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Why does my dog follow me to the bathroom? (It’s not as weird as you think)

Your dog has a reason for this behavior

A black and brown dog stands in a bathroom with their paws on the toilet
NewAfrica / Adobe Stock

If you’re wondering, “Why does my dog follow me to the bathroom?” — you’re certainly not alone. Most pet parents are used to having a four-legged shadow no matter what room in the house they’re in, but making eye contact with your dog while you’re on the pot can feel a little bit strange. So what’s behind this canine behavior, and is it a bad thing?

We’ve looked into this funny phenomenon and what it means to your dog, and it turns out that it’s not as strange as you think. Remember — your pup has a very different way of viewing the world, so while having company in the restroom may seem odd to you, your dog doesn’t think twice about it.

A Yorkshire Terrier sits in the bathroom and is seen reflected in the hallway mirror
Giorgio Trovato / Unsplash

Why does my dog follow me to the bathroom?

Even though you often (if not every time) accompany your dog on their potty breaks, it’s not likely that your dog is returning the favor. In fact, your pup may have zero idea what you’re doing on the porcelain throne, even if they do seem curious about any smells or sounds. After all, dogs’ noses and ears are exponentially more sensitive than humans’, so it’s only natural if they pick up on something going on. But, odds are, that’s not why they followed you in there.

Your dog feels attached to you and wants to go where you go

Many dogs enjoy being around their people, no matter what room they’re in. Think about it — if your dog follows you from the bedroom to the living room, why wouldn’t they follow you to the bathroom? Dogs have no sense of privacy in the same way people do, so they don’t know that restrooms are normally meant for one.

Your dog may be dealing with separation anxiety

Sometimes, though, a dog’s following can be a little too much. If your dog seems desperate to be with you at all times, they could be dealing with a case of separation anxiety. When this happens, a dog becomes especially distressed when away from their owner, so they may scratch at the bathroom door or demand to follow you inside. Whether that works for you is up to you.

It’s time for a walk, meal, or playtime

Sometimes, your dog wants your attention for a reason. Maybe it’s time for dinner, or you’re a bit late for your daily walk — your four-legged friend will be sure to let you know. In this case, your dog may not lie down on the bathroom floor and mind their own business. They’ll probably be waiting for you eagerly, which could result in an impatient doggie during longer restroom visits.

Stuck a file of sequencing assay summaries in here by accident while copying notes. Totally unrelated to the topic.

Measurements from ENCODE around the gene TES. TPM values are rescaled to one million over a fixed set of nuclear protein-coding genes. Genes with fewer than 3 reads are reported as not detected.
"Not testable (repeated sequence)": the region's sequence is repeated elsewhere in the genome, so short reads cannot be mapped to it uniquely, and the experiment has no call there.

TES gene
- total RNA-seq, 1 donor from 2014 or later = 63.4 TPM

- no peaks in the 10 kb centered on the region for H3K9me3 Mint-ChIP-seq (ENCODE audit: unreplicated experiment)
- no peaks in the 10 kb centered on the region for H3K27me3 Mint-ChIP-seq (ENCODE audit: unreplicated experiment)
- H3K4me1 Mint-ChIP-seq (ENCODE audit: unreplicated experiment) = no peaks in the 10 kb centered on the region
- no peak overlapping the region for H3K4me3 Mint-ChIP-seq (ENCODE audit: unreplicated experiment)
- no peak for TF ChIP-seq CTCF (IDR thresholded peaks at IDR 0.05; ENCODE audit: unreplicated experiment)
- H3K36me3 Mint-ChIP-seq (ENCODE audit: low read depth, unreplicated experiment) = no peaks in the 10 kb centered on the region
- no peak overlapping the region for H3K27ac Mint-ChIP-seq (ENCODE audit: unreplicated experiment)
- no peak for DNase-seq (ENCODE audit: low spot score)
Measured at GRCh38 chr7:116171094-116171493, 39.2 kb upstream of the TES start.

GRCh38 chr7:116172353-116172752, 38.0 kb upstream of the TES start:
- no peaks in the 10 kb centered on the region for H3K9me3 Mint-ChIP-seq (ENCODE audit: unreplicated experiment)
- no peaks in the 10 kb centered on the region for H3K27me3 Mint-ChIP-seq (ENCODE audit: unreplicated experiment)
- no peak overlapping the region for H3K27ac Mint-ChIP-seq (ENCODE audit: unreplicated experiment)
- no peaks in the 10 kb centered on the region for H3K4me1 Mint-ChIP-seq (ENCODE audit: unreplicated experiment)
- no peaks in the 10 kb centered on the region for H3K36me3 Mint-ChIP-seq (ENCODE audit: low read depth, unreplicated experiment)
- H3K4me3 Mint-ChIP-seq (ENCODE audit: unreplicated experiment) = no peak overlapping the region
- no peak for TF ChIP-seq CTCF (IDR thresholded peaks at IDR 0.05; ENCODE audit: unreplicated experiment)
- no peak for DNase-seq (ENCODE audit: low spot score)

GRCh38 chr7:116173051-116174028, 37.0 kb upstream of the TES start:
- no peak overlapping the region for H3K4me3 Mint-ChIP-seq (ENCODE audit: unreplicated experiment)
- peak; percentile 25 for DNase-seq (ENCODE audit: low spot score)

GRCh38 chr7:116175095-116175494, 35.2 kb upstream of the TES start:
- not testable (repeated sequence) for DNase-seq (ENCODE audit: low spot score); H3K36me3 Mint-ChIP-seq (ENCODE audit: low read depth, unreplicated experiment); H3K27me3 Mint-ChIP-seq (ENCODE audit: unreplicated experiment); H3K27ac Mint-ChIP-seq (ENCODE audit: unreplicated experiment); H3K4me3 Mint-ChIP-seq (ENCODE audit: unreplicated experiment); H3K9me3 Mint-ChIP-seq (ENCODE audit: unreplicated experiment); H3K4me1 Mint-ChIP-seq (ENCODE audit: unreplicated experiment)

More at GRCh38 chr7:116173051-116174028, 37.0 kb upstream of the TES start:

Your pup is curious or bored

Sometimes, it’s as simple as curiosity or boredom. Your dog might be interested in the sounds and smells coming from the bathroom, or they may just be looking for something to do.

A German Shepherd tilts their head and looks at the camera
Mary Swift / Shutterstock

What to do when your dog follows you to the bathroom

If you don’t mind the company, you don’t need to do anything at all. Some dogs will simply curl up on the floor until it’s time to follow you to the next room, but other pups may try to sit on your lap, bring you a toy, or get into trouble in the bathroom. If this is the case, you may consider changing things up.

Closing the door is enough to give some pet parents privacy, but for dogs with separation anxiety, this can take time. Be sure not to reward the behavior by giving your dog attention when they follow you to the bathroom. This is when obedience training can come in handy, too. Using a command like “stay” followed by a motivating reward can be a wonderful training tool.

Now that you know why your dog follows you to the bathroom, you can make the best decisions for you and your pet. Whether you mind the company, you deserve to do your business in peace.

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Gabrielle LaFrank
Gabrielle LaFrank has written for sites such as Psych2Go, Elite Daily, and, currently, PawTracks. When she's not writing, you…
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